Self-Portrait and Portraits of Artists By Daulat, Mughal, c. 1610 © Golestan Palace Library, Tehran

A self-Portrait of Daulat From the Gulshan Album, ca. 1610, Golestan Palace Library

Daulat. Portrait of Abu’l Hasan. From the Gulshan Album, ca. 1610, Golestan Palace Library

Daulat. Portrait of Bishandas. ca. 1610 Detail of the border illumination of the list from Golestan Palace Library

Akbar Presents a Painting to His Father Humayun. By ‘Abd al-Samad. Mughal, probably Kabul, c. 1550–1556. © Golestan Palace Library

The Ghadīr Khutba of the Prophet and Declaration of Ali as his Successor, A Safavid miniature: 16th Century, Golestan Palace

Imam Ali Conquers Jinn Unknown artist Ahsan-ol-Kobār 1568 Golestan Palace

The museum also has a gallery which holds several paintings from the original Qājār collection (in particular paintings of the royal court), and a selection of European paintings which were mostly accumulated during Nāsiruddīn’s reign:

Photo Archives

The most user-friendly section of the Golestān holdings is the photo archives. There are approximately 9,000 photographs in these holdings, although only a fraction of these are readily available to researchers.

It is an impressive collection which is organized according to albums which were made by the Qājār court, and often, by Nāsiruddin Shah himself.

Many of the photographs give insight into the daily life of the residents of the court, including an incredible survey of haram photographs that depict the women who resided in the court, the many trips that the royal family took—most notably, Nāsiruddin’s infamous hunting trips—as well as portraits that depict the court hierarchy and the various characters within it. Quite a few of these photographs were taken by Nāsiruddin himself and have his hand-written notes permanently marked on them. The first page of each album also has information pertaining to its content including date, name of photographer, and basic description.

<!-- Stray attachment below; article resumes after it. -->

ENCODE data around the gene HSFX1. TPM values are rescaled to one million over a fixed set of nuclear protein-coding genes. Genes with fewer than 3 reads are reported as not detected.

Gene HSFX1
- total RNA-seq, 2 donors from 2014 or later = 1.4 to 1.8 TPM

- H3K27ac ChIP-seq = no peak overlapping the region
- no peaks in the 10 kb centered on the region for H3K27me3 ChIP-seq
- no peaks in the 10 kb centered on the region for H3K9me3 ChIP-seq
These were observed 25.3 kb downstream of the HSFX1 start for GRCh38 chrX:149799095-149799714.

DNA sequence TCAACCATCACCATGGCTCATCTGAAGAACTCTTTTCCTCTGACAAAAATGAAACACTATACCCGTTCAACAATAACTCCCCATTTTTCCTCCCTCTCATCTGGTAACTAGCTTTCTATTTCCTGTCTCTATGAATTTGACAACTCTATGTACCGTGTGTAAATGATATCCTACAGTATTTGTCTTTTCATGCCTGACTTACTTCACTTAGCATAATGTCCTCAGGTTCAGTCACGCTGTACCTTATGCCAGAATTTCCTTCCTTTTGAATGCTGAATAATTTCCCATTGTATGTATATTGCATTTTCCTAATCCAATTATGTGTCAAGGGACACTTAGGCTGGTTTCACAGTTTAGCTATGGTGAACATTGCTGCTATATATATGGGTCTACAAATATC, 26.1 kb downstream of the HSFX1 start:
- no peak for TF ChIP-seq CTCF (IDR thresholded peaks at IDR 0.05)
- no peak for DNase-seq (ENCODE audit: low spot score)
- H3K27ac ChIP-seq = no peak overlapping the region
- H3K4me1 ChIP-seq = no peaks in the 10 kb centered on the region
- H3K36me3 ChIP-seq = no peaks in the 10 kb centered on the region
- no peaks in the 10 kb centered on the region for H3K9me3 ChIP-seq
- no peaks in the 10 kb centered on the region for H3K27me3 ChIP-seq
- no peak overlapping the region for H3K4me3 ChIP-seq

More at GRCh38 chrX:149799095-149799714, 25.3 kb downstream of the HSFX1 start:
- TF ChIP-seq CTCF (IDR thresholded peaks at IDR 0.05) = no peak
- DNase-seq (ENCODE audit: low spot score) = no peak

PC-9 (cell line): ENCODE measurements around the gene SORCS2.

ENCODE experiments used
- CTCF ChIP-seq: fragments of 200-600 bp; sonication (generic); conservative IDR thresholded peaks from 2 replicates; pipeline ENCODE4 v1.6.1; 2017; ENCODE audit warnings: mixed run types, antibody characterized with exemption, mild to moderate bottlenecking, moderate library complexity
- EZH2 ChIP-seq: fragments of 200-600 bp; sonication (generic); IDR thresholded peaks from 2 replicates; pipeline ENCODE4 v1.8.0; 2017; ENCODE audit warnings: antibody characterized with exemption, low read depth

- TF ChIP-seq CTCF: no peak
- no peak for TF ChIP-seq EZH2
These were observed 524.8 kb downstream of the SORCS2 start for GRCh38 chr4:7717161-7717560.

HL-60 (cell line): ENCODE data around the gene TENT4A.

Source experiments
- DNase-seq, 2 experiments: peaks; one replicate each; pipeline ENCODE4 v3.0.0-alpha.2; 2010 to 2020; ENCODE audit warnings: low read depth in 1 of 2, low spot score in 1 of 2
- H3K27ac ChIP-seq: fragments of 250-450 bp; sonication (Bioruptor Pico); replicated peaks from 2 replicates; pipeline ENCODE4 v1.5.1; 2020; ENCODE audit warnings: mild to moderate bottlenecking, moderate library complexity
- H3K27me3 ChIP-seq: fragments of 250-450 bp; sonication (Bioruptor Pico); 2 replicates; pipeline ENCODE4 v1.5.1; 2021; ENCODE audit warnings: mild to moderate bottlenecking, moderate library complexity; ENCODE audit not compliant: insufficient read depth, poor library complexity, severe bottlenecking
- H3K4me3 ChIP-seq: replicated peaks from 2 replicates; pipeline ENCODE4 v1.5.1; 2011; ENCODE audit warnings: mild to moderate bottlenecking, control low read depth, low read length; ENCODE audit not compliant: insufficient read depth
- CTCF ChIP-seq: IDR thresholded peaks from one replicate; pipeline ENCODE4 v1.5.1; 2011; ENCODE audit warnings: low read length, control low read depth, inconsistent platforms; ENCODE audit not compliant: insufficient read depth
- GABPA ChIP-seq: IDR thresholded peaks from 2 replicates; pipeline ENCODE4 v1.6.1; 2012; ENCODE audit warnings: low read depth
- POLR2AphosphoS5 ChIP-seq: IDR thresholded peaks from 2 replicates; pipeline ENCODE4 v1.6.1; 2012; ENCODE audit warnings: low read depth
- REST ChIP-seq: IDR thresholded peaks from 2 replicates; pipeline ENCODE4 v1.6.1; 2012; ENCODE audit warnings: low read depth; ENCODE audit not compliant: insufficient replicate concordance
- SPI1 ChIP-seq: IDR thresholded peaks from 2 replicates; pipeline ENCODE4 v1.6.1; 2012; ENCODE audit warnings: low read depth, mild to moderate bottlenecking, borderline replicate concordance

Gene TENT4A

A few specimen examples are:

Some of the king’s wives with a cleric.

Mirza Reza Kermān who assassinated a king in 1899

Women of a Qājār family

Anis al-Dawla, a wife of the shah, and her retinue, circa 1870-1880

Mirror Hall (Tālār-i Āīneh)

This is the most famous of the halls of the Golestan Palace. This relatively small hall is famous for its extraordinary mirror work. The hall was designed by Haj Abd ol Hossein Memar Bashi (Sanie ol Molk). Yahya Khan (Mowtamed ol Molk), who was the Minister of Architecture, was a consultant for the designer.

Tālār-i Salām and Khalvat-i Karīmkhāni apart from the bādgīr are some of the other important structures in the palace complex.

Without doubt it was a wonderful experience for me to have visited this palace of the erstwhile kings of Iran! It was a day which I can not easily forget! There was much more than what I have recorded here. Hopefully I will revisit this site and see what I had missed this time!

I just want to mention one more fact: as you go in, or come out, you are greeted by a large portrait of Ayatollah Khomeini adorning a mosque constructed on the other side of the road just besides the entrance gate. He seems to look directly in your eye to remind you of the transient nature of this world: Today the world is free of Shahs and their opulence! What remains behind are the result of their deeds…

Sab thātt padā rah jāegā jab lād chalēgā banjārā!

[This blog is dedicated to Dr Ali Dehgahi, Cultural Councellor to India, Islamic Republic of Iran who facilitated my visit to Iran in January 2018]